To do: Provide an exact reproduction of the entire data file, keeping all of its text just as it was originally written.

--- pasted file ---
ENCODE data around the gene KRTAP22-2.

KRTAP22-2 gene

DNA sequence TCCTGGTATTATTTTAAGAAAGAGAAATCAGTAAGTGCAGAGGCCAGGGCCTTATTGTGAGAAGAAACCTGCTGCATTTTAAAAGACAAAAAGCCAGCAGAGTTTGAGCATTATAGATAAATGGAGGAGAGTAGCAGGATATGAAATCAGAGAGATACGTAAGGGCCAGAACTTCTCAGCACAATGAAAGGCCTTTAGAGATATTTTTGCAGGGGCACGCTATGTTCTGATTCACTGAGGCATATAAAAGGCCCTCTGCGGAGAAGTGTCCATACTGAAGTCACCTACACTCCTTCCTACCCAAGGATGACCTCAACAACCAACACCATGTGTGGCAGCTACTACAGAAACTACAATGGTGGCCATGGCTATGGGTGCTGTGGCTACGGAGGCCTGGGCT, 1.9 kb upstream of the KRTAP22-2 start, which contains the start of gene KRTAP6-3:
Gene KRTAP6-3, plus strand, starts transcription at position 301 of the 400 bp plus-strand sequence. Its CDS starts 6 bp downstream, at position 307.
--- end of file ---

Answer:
ENCODE data around the gene KRTAP22-2.

KRTAP22-2 gene

DNA sequence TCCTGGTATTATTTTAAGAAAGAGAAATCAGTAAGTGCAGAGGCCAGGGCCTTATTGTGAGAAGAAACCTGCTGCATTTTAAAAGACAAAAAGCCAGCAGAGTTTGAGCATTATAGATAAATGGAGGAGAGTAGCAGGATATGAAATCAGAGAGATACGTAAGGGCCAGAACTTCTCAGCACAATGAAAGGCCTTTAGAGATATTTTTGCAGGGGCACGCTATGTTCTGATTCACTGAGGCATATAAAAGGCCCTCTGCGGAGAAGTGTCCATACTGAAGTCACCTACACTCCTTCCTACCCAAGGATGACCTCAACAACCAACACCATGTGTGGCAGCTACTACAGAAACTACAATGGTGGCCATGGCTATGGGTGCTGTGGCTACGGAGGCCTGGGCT, 1.9 kb upstream of the KRTAP22-2 start, which contains the start of gene KRTAP6-3:
Gene KRTAP6-3, plus strand, starts transcription at position 301 of the 400 bp plus-strand sequence. Its CDS starts 6 bp downstream, at position 307.